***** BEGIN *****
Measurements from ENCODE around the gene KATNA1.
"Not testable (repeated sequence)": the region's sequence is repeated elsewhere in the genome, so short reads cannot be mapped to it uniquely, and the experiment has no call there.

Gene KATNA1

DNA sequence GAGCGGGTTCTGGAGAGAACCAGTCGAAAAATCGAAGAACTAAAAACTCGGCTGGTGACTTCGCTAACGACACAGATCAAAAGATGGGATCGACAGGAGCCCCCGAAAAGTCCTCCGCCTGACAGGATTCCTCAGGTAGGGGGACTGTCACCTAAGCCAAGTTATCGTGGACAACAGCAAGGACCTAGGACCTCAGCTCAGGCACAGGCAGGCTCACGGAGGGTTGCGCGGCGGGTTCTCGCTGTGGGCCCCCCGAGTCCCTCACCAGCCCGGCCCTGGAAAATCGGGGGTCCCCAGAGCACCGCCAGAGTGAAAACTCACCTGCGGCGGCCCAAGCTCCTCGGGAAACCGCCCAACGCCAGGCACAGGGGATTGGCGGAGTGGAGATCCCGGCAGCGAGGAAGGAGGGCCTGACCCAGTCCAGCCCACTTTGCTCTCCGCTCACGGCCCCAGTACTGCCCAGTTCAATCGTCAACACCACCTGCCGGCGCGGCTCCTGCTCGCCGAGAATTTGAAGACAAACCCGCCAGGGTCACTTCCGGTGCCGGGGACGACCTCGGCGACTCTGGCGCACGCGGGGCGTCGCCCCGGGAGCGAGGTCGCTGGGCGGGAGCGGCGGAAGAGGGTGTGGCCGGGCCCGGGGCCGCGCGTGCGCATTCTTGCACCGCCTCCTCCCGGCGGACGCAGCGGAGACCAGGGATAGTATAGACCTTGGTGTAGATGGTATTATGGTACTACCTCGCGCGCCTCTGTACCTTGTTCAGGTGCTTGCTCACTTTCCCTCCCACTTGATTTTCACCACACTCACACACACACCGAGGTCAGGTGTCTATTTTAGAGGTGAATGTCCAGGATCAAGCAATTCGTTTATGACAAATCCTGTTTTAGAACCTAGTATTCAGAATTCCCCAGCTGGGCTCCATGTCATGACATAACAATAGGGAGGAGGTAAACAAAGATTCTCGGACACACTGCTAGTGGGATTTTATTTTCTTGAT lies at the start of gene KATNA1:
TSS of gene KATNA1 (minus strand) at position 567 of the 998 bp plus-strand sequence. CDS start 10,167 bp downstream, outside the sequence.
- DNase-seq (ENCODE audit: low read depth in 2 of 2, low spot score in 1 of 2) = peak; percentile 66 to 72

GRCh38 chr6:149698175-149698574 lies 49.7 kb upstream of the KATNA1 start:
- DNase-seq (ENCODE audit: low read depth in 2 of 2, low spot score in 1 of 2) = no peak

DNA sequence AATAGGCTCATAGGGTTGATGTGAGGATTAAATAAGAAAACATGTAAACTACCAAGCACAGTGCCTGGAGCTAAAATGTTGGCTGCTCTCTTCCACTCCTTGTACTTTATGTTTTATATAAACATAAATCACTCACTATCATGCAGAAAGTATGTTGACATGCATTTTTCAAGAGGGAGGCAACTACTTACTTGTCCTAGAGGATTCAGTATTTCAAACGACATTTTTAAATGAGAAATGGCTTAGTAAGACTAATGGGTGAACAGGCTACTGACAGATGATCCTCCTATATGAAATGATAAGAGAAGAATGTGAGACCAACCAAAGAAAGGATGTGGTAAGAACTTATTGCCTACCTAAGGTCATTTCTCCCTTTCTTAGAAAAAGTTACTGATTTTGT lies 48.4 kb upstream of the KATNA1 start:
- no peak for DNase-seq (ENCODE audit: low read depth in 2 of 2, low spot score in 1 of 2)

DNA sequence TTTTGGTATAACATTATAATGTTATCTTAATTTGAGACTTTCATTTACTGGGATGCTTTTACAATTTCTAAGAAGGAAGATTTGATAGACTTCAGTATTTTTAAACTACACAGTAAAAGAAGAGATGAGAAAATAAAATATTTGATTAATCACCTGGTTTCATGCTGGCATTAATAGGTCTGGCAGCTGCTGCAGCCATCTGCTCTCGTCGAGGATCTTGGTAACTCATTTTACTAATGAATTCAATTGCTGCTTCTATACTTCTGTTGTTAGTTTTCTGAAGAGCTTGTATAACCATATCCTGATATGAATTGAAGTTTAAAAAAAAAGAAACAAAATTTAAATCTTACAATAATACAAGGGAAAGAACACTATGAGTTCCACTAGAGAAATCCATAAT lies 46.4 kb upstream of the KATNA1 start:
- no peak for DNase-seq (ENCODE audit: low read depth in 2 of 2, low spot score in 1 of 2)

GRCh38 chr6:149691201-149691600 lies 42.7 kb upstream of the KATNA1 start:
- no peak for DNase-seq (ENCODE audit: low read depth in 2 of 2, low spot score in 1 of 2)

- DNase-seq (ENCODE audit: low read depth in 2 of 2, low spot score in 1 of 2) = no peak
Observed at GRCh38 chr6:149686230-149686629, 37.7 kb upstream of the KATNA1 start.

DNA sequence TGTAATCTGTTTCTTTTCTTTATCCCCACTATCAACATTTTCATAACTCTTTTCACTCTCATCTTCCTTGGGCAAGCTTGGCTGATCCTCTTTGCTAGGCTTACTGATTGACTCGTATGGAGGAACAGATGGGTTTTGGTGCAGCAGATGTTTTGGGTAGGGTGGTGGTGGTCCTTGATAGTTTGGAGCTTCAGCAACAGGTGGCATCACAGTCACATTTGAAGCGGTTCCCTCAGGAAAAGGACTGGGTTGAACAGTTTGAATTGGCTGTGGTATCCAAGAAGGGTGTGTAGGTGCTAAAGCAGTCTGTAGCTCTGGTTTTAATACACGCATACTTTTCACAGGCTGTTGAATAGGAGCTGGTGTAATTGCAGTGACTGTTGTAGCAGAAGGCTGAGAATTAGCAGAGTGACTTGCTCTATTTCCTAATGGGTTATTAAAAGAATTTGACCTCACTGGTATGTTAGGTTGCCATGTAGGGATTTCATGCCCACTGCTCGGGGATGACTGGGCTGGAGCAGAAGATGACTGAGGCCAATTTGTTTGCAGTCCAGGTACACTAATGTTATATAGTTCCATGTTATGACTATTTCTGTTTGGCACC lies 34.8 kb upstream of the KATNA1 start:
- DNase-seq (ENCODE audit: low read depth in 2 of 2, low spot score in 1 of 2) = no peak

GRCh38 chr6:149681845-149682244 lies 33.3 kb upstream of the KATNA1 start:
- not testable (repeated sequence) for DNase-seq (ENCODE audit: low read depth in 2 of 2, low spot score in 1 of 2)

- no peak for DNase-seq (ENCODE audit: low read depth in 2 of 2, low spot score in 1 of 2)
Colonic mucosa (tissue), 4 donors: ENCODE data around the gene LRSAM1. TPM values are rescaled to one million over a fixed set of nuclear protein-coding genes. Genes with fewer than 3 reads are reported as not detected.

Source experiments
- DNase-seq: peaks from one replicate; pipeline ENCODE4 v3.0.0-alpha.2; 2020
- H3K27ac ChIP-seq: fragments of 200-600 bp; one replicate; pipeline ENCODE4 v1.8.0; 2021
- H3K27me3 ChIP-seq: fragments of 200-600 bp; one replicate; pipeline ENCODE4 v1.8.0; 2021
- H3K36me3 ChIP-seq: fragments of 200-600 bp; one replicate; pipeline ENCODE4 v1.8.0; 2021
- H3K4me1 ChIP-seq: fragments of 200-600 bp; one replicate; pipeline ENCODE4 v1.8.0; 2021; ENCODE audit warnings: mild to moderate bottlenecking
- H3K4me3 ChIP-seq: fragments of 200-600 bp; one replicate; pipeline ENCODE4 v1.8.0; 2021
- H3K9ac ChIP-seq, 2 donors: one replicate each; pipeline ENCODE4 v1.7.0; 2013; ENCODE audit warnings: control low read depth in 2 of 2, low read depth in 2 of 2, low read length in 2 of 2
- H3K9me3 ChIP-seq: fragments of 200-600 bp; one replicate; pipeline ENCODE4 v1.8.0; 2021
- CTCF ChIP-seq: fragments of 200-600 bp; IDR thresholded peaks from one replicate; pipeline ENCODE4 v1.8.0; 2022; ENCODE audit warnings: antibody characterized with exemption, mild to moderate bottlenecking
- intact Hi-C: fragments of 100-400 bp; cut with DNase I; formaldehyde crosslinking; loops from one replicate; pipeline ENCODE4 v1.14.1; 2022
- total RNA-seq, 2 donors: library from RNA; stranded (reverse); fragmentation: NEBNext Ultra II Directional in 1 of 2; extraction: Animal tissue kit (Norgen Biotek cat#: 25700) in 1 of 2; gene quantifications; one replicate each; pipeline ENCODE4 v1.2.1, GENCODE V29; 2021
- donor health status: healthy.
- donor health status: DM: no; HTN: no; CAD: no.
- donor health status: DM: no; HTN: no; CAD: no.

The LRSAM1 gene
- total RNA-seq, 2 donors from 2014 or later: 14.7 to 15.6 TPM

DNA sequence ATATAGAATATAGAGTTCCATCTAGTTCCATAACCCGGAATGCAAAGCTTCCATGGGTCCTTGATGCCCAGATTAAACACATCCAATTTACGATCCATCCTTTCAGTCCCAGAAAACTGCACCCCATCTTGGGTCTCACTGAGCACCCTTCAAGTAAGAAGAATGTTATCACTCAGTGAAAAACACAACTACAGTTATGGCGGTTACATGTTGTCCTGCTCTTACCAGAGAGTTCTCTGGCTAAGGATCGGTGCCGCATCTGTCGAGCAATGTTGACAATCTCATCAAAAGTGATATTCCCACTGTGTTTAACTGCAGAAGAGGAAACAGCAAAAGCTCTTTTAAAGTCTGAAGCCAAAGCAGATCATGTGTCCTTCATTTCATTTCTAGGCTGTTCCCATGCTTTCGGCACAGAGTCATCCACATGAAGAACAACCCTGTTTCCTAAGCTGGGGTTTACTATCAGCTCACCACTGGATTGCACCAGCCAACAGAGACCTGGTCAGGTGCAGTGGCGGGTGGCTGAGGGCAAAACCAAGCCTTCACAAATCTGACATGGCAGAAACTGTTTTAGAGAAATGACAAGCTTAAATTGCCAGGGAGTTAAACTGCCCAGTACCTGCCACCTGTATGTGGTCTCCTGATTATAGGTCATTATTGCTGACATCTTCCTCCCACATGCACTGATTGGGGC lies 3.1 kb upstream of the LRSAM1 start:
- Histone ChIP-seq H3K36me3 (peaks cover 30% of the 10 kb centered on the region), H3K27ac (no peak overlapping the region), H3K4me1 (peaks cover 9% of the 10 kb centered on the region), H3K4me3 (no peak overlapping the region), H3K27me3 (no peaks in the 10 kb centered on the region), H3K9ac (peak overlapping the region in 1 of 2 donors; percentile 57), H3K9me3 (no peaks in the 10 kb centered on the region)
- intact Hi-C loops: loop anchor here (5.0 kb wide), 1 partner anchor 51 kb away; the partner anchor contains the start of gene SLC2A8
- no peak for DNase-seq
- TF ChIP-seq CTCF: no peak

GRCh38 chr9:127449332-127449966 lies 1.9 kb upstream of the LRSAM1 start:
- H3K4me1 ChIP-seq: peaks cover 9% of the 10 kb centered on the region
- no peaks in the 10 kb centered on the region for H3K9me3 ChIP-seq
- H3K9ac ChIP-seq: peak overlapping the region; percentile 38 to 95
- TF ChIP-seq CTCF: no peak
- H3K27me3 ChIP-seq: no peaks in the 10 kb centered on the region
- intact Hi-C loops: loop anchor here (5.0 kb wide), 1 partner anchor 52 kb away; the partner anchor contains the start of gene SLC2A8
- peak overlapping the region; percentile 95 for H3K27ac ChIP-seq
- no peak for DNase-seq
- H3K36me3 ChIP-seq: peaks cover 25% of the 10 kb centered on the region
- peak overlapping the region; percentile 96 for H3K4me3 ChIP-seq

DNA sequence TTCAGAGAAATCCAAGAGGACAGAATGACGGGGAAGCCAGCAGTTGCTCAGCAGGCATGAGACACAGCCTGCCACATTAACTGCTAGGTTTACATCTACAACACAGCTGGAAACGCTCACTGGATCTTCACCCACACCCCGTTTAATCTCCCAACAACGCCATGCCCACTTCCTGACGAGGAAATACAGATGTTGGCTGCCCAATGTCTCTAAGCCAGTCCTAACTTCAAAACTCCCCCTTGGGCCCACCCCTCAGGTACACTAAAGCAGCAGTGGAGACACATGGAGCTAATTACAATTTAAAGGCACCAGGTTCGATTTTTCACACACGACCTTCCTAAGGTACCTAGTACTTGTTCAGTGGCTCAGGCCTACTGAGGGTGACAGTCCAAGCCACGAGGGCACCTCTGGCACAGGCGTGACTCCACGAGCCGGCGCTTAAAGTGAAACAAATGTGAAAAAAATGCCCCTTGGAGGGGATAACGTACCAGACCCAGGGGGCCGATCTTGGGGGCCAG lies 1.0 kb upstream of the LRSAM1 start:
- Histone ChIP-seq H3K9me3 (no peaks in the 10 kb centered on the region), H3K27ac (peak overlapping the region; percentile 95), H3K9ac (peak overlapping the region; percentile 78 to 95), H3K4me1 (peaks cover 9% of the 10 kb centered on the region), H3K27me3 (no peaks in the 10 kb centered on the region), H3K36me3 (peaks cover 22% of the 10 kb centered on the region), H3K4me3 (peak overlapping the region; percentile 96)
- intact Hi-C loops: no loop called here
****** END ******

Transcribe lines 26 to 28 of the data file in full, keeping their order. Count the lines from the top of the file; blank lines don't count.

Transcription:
- H3K27me3 ChIP-seq: fragments of 200-600 bp; one replicate; pipeline ENCODE4 v1.8.0; 2021
- H3K36me3 ChIP-seq: fragments of 200-600 bp; one replicate; pipeline ENCODE4 v1.8.0; 2021
- H3K4me1 ChIP-seq: fragments of 200-600 bp; one replicate; pipeline ENCODE4 v1.8.0; 2021; ENCODE audit warnings: mild to moderate bottlenecking